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10 big things: Lawsuits, wheels, WeWork and the $10B IPO

Kevin Dowd

Peloton has publicly filed for what will likely be one of the largest IPOs yet in a year that's already been full of monstrous offerings (full details

here), with Bloomberg reporting the in-home cycling startup could seek a valuation as high as $10 billion. And it's possible that was only the second-most interesting thing that happened to the company this week. 

Two days after Peloton's prospectus arrived, Bloomberg published a new report that looked a little like Silicon Valley Mad Libs: Peloton's ongoing patent-infringement lawsuit against a rival called Flywheel has led to a subpoena seeking information from WeWork, which apparently may have considered purchasing part of Flywheel's operations to boost its portfolio ahead of a looming IPO of its own. 

Got all that? Hopefully. Because it's not the only Peloton-related lawsuit we'll be discussing today. 

Peloton's IPO filing this week brought some of the usual trappings of a unicorn debut (growing revenue, growing losses, promises to sell happiness). But it also comes with a few unusual factors. And that's one of 10 things you need to know from the past week:


In the timing of the unicorn IPO race of 2019, Peloton is near the back of the pack.
(smartboy10/DigitalVision Vectors/Getty Images)
1. Bike business About a year ago, we took a closer look at

the Peloton-Flywheel lawsuit, which alleged that Michael Milken (yes, that Michael Milken), an investor in Flywheel, obtained information about Peloton's tech and strategy under false pretenses in the runup to Flywheel launching an in-home cycling product of its own. Milken denied the charge, but the lawsuit has continued to work its way through the courts. In June, the US Patent and Trademark Office reportedly decided to reexamine the validity of three Peloton patents at the heart of the case.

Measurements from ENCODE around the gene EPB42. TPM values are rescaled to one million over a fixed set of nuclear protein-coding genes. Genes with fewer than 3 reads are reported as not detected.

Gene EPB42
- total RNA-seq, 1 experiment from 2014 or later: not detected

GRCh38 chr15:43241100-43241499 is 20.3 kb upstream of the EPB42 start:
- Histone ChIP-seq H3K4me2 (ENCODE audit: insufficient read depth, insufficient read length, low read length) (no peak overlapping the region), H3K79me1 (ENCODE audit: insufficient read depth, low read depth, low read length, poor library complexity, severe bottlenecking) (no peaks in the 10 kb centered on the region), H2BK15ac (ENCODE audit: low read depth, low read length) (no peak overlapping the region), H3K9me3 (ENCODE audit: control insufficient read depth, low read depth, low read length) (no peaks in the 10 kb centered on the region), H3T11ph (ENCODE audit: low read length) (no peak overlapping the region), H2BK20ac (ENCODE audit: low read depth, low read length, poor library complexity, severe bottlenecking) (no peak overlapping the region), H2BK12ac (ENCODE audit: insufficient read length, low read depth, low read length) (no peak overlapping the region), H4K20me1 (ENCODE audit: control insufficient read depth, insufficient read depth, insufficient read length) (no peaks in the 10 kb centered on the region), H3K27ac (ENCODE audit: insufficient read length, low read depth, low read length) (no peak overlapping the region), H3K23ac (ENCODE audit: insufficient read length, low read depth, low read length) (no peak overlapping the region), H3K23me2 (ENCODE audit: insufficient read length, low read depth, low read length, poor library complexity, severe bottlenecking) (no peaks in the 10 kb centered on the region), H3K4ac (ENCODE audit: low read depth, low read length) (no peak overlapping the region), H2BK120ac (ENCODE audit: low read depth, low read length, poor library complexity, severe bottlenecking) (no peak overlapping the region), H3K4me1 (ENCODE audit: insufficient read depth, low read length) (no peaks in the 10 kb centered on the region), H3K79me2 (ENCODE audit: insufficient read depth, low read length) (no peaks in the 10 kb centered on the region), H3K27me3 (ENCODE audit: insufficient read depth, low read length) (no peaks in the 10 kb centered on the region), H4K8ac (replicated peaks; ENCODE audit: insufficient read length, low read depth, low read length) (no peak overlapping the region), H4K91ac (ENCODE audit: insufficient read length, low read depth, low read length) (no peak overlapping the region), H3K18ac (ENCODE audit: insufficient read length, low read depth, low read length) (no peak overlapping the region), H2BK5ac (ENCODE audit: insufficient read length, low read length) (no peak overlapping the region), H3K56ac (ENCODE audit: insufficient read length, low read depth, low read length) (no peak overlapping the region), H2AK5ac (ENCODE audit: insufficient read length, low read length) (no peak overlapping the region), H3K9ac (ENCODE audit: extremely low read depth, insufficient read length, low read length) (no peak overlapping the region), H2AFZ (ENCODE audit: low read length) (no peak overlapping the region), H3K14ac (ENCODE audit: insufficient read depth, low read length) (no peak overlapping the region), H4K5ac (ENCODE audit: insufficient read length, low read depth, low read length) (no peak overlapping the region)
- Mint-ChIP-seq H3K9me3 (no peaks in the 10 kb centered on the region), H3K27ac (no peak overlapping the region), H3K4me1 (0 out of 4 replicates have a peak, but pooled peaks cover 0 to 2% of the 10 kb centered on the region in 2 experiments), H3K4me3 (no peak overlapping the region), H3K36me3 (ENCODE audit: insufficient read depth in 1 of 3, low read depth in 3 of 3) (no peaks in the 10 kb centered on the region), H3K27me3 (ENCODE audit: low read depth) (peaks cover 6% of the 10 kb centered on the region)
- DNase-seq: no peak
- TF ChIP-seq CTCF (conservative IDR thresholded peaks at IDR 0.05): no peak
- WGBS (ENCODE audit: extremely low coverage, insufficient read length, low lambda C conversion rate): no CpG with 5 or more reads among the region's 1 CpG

You might think such a suit would be worth a mention in Peloton's IPO prospectus. But if you do, you'd be wrong; not once does the name Flywheel appear in the filing's nearly 200 pages. Perhaps because Peloton is more concerned with some other legal entanglements. 

Its filing does explicitly refer to two other lawsuits Peloton is facing. One is from a company called VR Optics, which is accusing Peloton of infringing upon a patent titled "Interactive fitness equipment." No trial date is currently set. More consequential, perhaps, is another suit brought by a group of major music publishers seeking more than $150 million in damages for the "knowing and reckless" use of songs in Peloton's classes without the proper license. Peloton has since countersued, as these things always seem to go. The company pulled the songs in question from its platform (at least temporarily), but in its IPO filing, it promises to "defend the claims made against us and to prosecute the counterclaims presented." 

One last legal note: The word "spin" doesn't appear a single time in Peloton's filing. That's likely due to a company called Madd Dogg Athletics, which has trademarked the term for its own proprietary in-home cycling services and has developed a reputation for being very willing to sue to protect that trademark. Who knew the stationary cycling industry was so litigious?

Let's get to the rest of Peloton's newly released S-1. It's impossible to deny the company's popularity: Peloton claims that 92% of the fitness machines it's sold still have active monthly subscriptions attached, implying an impressive degree of stickiness and providing a steady supply of revenue. The company has increased its subscriber base nearly fivefold since 2017, leading to a boom in revenue: up from $218.6 million in its fiscal 2017 to $915 million in 2019. 

Losses, though, are also growing. After a net loss of $71.1 million in fiscal 2017, Peloton finished $195.6 million in the red this past year. Hey, all those commercials featuring incredibly fit people happily sweating away in their Manhattan penthouses don't pay for themselves: Between 2017 and 2019, Peloton increased its annual sales and marketing expenditure from $86 million to $324 million. 

Comparable public companies can be hard to find due to Peloton's unique business model. The company highlighted this ineffability at the very beginning of its prospectus. First, it describes itself as a technology company creating a new connected fitness experience. But that's not all. In quick succession, the filing also defines Peloton as: a media company, an interactive software company, a product design company, a social connection company, a direct-to-consumer retail company, an apparel company and a logistics company. I'm not saying any of that is wrong, but it's certainly kind of confusing. 

But as startups and investors have been proving for years now, you don't get to a $4.15 billion valuation (Peloton's current VC-backed figure) without some lofty ambitions. Just ask WeWork, the company that Peloton's lawyers would like to interrogate. As Peloton founder John Foley told PitchBook